• Tania Cucciniello

The Ins and Outs of Scoliosis

Definition + Causes

Scoliosis is a deviation of the spine causing a sideways curvature. There are 3 main types of causes for spinal deviations:


  1. Deviations following a malfunctioning of mechanisms, such as misaligned knees or hips and an imbalance in foot pressure causing improper gait.

  2. Deviations following a disturbance of the static harmony in the stacking of the vertebrae.

  3. Deviations caused by malformations in the development of the spinal cord.


4 main types of scoliosis

Directly after looking at the causes of spinal deviations, let’s look at the types of scoliosis and their characteristics:


1. Thoracic Scoliosis: Occurs in the T-spine, often in the presence of dysmorphic or malformed vertebrae, easily seen because the ribs form a gibbus. A gibbus is the medical term for “humpbacked”, characterized by a unilateral hyper-kyphosis. The apex of thoracic scoliosis is usually seen at the mid-dorsal hinge of T8 and looks like a “C” shaped curve.


2. Lumbar Scoliosis: Occurs in the L-spine, often due to a deviatory aspect through rotation or known as a malfunction of mechanisms, as seen above. The lumbar spine is very influenced by the hips; therefore, a torqued pelvis or unilateral psoas tightness can often cause lumbar scoliosis, furthermore we’ll often always see a displacement of L4-L5 or L5-S1.

3. Combined Scoliosis: This type of scoliosis occurs along the T-spine and L-spine, where there are 2 noticeable opposing curvatures that look like an “S” shaped curve. The top curve can span along T6-T10, where the apex is once again at approximately T8. The lower curve can span from T11-L3, where the apex is usually at L2. Of course, to be confirmed through palpation and visual tests.


4. Thoraco-Lumbar Scoliosis: Occurs along the T-spine and L-spine, but not to be confused with Combined Scoliosis, as this type of curvature is often not pronounced. The spine has a long but shallow compensation curve, which is a disharmony in the stacking of the vertebrae.


How to help scoliosis as a massage therapist or bodyworker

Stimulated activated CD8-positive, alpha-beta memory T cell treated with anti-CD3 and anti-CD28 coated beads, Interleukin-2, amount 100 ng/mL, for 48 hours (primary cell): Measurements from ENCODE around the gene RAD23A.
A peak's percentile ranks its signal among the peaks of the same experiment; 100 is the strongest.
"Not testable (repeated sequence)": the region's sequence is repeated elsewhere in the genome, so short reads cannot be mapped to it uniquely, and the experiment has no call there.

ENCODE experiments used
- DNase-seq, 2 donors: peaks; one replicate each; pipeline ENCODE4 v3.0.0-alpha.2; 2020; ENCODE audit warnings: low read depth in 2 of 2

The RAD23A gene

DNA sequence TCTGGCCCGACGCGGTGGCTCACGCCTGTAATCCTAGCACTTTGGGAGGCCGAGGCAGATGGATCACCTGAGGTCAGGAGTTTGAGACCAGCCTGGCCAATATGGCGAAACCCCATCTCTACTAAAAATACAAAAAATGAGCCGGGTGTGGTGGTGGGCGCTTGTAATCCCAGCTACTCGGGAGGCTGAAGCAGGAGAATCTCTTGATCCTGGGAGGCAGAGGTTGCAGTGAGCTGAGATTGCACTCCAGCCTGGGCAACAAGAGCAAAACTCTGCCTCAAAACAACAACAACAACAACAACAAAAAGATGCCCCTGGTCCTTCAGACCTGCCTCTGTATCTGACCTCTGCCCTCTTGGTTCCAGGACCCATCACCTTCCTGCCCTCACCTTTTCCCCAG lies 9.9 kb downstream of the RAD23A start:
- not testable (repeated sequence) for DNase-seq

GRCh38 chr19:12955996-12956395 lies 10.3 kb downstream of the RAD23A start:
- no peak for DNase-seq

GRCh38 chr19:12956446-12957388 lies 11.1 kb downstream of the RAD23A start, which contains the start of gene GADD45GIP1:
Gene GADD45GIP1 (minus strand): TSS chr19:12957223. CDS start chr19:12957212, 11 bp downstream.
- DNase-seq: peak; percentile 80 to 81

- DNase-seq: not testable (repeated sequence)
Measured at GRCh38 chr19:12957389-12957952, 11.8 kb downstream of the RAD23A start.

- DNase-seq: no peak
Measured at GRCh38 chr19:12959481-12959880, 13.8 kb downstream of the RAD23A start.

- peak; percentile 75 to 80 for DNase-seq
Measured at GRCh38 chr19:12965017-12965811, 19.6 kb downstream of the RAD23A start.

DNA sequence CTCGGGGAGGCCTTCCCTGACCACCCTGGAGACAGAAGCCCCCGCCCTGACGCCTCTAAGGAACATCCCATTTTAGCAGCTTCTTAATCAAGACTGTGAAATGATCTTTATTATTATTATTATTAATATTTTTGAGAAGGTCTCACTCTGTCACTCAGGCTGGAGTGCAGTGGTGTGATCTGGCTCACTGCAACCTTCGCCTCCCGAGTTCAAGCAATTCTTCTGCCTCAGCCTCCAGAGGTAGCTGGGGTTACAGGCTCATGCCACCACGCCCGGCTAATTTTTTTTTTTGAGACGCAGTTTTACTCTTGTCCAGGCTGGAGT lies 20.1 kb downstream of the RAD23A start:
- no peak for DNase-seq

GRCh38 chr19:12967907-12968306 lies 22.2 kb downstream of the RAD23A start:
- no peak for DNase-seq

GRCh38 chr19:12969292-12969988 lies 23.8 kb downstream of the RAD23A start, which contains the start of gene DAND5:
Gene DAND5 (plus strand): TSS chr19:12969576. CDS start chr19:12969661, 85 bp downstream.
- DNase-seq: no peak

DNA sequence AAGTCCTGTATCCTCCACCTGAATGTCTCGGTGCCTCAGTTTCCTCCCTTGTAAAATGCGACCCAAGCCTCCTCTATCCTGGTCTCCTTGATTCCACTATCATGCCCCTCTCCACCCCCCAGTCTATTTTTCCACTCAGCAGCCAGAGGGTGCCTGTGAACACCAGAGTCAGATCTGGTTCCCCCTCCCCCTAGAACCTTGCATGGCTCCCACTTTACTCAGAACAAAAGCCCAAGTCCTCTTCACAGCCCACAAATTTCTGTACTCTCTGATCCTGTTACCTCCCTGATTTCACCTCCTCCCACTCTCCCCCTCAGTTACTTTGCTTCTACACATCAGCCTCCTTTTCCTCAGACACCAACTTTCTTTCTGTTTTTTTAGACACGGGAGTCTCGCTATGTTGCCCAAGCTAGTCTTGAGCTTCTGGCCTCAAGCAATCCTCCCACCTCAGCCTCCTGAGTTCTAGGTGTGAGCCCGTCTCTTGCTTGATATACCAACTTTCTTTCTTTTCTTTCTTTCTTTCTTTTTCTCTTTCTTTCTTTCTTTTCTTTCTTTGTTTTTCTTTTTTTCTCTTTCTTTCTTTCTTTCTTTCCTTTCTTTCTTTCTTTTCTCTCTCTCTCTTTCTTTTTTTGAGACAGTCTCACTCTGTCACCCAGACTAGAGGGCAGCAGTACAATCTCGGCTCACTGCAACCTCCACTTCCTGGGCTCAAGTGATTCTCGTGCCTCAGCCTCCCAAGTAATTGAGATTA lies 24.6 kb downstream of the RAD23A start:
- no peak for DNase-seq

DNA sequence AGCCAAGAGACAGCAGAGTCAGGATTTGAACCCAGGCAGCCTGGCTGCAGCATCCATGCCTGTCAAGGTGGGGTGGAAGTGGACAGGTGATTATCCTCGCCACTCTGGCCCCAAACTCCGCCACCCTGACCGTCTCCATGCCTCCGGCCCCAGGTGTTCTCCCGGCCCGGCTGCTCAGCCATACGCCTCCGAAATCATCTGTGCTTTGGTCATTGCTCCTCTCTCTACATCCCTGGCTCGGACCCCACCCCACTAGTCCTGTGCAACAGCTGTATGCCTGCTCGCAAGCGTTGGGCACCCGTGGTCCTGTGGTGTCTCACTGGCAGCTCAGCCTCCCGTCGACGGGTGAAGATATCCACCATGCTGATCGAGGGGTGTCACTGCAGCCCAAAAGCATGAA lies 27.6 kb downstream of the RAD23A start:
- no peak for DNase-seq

In theory, the ideal treatment for those with scoliosis will be to rebalance all factors external to the spine, balance all the tripods of the vertebrae, and treat compensation patterns.


Diminishing, if present, the costal gibbus through soft tissue release because it doesn’t allow a proper breathing dynamic and reduces pulmonary capacity. There after, improving the mechanical imbalances of each vertebral level creates more harmony between each level. This means concave soft tissue release through frictions, myofascial stretching and spreading, which can relieve any nerves that may be impinged on the compressed side of the curve. Along with stimulating and strengthening tissues to become tauter on the apex side or convex side of the curve. Then, improving the contouring structures of the spine such as the shoulder girdle and hip girdle will help influence the quality of an erect spine.


Effectively, no treatment is thorough without providing follow-up exercises and recommendations for the person to do at home.


How to help scoliosis at home

The following recommendations can be performed safely in the comfort of the person’s home allowing them to attain pain and symptom relief from scoliosis when needed. These exercises should include at least one technique for breathing, one for stretching and one for strengthening.


1. Unilateral breathing of the concave side: Standing, seated or lying down, lift the arm overhead and you may even grab a hold with the other hand. Next, complete 8 – 10 rounds of deep breaths, with each inhale expanding the concave or compressed side of the scoliosis.

This is localized respiration with the intention of re-educating and expanding the tissue on the tighter side.


2. Stretch of the trunk in a horizontal position: A very good stretch movement to elongate the entire spine and create space between each vertebral level in a linear line. With the help of a straight railing or doorknob (of a closed door), get into a horizontal position by hinging at the hips, folding forward, feet are hip width apart, grab a hold of the railing or doorknob.

From there, align yourself parallel to the floor and create a light stretch and light traction along the back by backing up.

Once a stretch is felt along the spine, hold for 10 to 30 seconds then release slowly, pause, stay parallel to the floor, repeat 3-4 more times.


3. Strengthening of the posterior convex musculature: Recovering the strength in the weak muscles of the convex/apex/high side of the curve is crucial to re-educating the spine in scoliosis because these tissues are constantly stretched out. To bring back functional force to a muscle, try isometric work, which is a localized contraction without movement of about 80-85% maximal force. An excellent exercise to help correct scoliosis would be isometric contractions of the latissimus dorsi. Activating your lats on the apex side of the scoliosis is easy to do anywhere!

Simply maintain a 7 to 10 second contraction and repeat 5 to 10 times.


These exercises are simple yet effective to correcting the specific curvatures in the spine cause by scoliosis. Other excellent exercises for general health of the spine and long-term maintenance of scoliosis include swimming, walking, certain yoga positions, cycling and cross-country skiing, weather permitting. Gliding-type activities or bike riding are often recommended for scoliosis because they minimize shock absorption to the vertebrae.


Therefore, generally avoid high impact exercises as this can further increase damage to the spine.

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